Maple Springs to Motorway


Up above the clouds. We think the mountain seen on the top left of the picture is Catalina

Wow, what a beautiful Saturday it was above the clouds. As it is many times in Southern California in June, we were experiencing a bit of June gloom. I woke up on Saturday morning and left the house to a very slight drizzle. When I arrived at the trailhead, the drizzle had passed but the clouds were still present. Dan and I readied ourselves in the empty parking lot as we knew this would be a strenuous ride.


Heading into the canyon on the Jet9. This portion of the climb up Maple Springs is on pavement.

This would be my first time doing this route: up Maple Springs, connect to Main Divide then down Motorway back to the car. Frankly, I was a bit concerned but also excited. I wish all rides would have me feeling this way! The proposed route would cover almost 3,800 ft in climbing in a total of 16 miles. Maple Spring would cover 7 miles and steadily climb about 2800 feet. The next 6 miles would be a beautiful undulating ride along the Main Divide. The last 2 miles, Motorway, would be a fast singletrack fest back to the car.

Maple Springs was not too bad. Yes, there was a lot of climbing but we got to Four Corners, the start of the Main Divide portion of the trail, in 1:37 which means we were moving at about 4.3 mph. The climb was 3 miles of asphault and 4 miles of fireroad and not particularly steep at any time. It was really a grind though.


Amazing views along the Main Divide. The trail snaking its way up the mountain is Maple Springs. Its always nice to see where you came from.

The next portion, Main Divide, went longer than I thought. It was not until I got back home and examined my GPS did I realize that the MD was 6 miles long. I thought it was about 4 miles and this led to both Dan and I searching around for the turnoff to Motorway a couple of miles early. What hurt though, was the last two climbs on the Main Divide. After blasting out the first 2800ft on Maple Springs and another 200ft along the rolling Main Divide, the last two miles had two short climbs of about 400ft each. OUCH.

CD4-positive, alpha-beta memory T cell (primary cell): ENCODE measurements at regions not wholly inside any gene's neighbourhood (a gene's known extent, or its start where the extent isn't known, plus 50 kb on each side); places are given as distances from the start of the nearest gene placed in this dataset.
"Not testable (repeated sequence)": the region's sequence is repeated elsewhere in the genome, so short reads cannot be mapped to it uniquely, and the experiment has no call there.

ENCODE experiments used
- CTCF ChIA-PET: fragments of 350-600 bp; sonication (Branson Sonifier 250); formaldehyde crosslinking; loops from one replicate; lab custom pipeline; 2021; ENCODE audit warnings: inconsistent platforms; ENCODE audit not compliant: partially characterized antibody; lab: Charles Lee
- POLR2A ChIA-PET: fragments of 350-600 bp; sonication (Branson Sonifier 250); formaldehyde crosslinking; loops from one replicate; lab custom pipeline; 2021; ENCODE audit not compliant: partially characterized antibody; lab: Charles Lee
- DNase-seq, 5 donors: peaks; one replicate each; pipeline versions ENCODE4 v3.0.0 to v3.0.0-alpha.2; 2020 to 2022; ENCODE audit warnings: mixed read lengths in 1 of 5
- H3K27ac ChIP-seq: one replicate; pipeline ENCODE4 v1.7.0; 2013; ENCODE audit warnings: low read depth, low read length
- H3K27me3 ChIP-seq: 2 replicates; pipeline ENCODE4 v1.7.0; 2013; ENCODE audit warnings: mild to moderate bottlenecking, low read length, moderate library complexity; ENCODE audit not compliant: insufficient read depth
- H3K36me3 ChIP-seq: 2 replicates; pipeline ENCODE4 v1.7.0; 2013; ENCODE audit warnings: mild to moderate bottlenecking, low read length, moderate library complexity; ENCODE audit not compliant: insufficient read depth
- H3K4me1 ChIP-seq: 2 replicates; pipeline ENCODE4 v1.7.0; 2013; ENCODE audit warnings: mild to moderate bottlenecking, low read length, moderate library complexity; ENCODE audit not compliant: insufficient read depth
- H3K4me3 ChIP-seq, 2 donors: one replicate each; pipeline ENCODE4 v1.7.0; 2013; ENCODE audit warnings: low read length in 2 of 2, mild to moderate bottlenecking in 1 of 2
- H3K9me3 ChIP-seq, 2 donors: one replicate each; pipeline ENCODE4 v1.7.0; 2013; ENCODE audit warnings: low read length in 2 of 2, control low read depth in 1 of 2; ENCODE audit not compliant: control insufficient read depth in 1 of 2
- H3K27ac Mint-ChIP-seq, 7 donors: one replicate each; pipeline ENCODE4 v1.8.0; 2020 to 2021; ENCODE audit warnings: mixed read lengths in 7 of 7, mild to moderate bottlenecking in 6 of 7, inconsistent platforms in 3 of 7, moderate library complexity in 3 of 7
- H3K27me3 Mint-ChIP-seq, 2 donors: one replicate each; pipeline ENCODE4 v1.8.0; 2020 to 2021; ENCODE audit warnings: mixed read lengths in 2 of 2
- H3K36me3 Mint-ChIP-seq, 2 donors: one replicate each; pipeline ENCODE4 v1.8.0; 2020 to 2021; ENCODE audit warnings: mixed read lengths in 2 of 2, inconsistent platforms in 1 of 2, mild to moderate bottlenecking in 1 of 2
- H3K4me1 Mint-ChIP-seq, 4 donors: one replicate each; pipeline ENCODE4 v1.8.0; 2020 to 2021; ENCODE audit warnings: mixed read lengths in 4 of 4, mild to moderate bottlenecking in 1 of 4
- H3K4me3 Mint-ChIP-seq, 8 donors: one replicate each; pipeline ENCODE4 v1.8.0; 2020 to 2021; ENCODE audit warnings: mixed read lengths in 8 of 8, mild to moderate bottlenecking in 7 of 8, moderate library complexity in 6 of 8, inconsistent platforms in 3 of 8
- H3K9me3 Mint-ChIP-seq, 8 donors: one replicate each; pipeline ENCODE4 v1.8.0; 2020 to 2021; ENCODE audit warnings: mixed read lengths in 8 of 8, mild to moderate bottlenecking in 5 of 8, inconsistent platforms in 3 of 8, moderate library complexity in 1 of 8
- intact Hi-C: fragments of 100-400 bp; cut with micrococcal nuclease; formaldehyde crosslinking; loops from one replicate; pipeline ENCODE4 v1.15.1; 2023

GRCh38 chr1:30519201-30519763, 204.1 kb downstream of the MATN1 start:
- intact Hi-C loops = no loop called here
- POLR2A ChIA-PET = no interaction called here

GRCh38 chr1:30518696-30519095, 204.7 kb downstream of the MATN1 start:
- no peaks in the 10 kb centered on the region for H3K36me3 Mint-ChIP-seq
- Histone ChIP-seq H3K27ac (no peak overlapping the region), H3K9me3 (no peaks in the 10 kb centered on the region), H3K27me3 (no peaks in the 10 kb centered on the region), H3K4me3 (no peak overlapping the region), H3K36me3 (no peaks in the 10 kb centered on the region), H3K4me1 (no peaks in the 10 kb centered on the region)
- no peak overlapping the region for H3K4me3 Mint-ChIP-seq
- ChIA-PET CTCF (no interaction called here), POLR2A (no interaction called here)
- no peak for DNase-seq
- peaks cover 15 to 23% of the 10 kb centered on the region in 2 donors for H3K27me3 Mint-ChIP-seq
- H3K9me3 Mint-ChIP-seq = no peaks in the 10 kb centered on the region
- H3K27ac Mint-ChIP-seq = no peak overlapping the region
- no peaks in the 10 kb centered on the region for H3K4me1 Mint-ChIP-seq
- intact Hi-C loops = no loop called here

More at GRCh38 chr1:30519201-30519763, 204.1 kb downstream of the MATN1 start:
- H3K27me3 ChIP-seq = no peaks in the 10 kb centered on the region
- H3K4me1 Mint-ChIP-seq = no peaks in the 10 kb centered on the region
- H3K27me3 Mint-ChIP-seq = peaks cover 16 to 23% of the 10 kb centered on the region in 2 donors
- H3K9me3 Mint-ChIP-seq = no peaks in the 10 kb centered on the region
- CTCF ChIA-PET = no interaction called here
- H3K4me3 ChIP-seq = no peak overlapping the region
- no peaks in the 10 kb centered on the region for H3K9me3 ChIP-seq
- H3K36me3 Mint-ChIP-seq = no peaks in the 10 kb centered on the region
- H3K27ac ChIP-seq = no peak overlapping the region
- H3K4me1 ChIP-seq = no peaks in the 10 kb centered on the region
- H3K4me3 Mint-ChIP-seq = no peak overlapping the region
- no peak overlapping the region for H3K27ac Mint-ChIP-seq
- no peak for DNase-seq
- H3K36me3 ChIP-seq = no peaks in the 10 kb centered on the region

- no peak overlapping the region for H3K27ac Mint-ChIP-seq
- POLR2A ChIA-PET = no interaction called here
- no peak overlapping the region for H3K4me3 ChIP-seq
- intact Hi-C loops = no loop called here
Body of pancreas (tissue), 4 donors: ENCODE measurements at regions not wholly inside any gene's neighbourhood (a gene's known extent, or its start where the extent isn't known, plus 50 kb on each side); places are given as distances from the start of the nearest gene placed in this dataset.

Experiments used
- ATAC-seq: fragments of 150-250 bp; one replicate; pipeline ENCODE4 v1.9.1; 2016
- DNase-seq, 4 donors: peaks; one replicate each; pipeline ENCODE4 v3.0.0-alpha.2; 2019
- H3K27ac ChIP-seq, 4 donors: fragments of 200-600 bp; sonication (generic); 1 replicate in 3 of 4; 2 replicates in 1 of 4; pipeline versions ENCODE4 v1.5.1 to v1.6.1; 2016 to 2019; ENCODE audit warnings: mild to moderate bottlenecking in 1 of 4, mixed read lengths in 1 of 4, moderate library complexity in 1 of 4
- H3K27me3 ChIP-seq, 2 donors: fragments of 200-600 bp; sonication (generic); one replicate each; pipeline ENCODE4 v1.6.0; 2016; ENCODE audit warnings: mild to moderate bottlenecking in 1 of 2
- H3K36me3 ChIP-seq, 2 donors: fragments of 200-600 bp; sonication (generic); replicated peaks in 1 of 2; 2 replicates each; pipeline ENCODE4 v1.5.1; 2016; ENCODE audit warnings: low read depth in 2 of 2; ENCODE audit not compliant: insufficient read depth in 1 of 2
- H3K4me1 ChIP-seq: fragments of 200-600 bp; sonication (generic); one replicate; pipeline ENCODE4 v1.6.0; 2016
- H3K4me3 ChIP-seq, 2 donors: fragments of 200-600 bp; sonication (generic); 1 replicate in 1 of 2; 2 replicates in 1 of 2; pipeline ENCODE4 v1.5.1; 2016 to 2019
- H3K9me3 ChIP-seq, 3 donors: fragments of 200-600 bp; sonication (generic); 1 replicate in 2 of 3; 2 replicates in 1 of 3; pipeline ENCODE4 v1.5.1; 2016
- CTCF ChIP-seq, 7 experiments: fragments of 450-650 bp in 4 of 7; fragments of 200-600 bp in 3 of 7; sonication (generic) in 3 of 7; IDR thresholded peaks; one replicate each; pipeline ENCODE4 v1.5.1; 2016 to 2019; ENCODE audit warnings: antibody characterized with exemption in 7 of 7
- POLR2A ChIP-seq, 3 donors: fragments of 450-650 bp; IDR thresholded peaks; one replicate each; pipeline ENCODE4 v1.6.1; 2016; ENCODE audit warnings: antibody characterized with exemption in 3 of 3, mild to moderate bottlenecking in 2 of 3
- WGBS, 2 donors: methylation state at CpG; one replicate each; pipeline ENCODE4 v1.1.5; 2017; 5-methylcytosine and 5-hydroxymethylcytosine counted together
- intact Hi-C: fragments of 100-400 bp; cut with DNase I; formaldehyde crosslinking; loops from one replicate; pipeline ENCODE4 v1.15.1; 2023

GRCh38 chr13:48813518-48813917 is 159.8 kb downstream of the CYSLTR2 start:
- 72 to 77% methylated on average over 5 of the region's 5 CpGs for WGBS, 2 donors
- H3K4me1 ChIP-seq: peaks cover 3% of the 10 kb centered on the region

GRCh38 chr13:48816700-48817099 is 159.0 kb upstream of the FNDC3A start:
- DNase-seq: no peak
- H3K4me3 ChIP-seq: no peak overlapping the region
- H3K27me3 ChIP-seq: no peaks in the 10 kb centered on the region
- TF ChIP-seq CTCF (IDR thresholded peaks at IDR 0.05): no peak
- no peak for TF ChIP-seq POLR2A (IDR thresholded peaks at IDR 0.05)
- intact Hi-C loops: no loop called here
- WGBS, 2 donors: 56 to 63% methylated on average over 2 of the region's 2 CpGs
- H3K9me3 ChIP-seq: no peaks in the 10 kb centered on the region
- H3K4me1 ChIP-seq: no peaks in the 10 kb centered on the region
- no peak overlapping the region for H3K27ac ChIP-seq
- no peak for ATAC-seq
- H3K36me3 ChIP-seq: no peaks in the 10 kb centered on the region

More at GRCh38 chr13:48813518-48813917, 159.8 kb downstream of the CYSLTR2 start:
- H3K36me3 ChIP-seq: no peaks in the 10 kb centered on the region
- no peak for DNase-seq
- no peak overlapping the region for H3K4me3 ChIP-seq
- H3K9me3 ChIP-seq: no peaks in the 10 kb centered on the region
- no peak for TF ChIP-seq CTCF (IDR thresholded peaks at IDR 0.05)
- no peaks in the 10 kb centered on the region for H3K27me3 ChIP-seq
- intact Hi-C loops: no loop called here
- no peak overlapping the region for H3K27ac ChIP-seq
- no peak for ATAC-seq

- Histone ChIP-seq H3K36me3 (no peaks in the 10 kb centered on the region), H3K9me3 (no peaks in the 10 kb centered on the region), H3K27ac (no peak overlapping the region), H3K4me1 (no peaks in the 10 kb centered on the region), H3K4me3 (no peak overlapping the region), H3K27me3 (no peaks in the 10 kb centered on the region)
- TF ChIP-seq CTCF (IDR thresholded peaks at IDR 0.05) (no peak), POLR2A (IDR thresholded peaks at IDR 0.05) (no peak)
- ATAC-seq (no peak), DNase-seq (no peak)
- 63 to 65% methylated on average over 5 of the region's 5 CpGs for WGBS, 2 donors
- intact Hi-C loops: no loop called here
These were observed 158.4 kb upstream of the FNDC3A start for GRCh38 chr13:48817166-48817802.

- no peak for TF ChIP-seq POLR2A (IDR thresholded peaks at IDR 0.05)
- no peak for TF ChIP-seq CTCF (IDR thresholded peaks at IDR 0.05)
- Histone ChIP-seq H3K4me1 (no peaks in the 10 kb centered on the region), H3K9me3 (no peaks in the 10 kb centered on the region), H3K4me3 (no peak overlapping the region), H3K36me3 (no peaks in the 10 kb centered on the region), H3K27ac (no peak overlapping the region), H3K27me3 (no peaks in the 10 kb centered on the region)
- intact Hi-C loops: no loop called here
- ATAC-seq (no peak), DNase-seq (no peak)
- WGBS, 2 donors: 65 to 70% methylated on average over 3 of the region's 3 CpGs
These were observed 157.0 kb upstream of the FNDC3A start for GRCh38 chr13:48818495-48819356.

Dan, Airborne Goblin and the Main Divide sign. The green on the Goblin is SHARP. I likey. The pricepoint for the parts is impeccable. It reminds me of 2007 when I bought my X-Caliber for nearly the same price but the Goblin has better brakes and a nicer paint job.

Motorway was a great reward. Mildly technical due to some exposure and kitty litter over hardpacked with some smaller-than-babyhead rocks. Dan & I cruised back to the cars enjoying the flowy fast descent. But our cruise was curtailed by a tear of my new rear Specialized Fastrack Control. Thankfully I didn’t lose control and we were able to boot and tube it.


Almost all the way down Motorway. This part wasn’t even all that. I was really hauling through here when the slice occurred. Somewhere, a rock is grinning mischievously.

Quick update on the Niner Jet 9: The Jet9 did very well on this voyage, its third since being returned. She was waiting on a new cassette which held it out of service for a couple of weeks but I’ve put nearly 50 miles and over 7,000ft climbing in the week she has been back in service. I am really enjoying her 80mm of CVA suspension which has been efficient and comfortable although not as plush as the Voodoo Canzo’s 100mm it replaced. I have not noticed any lack of stiffness as compared to the Canzo, either.

Up next, as part of the agreement with the insurance company, the Jet 9 will be receiving new wheels (current wheels are from another bike) and new lowers on the Fox F29 fork to go from QR to 15mm T/A paid for by me.

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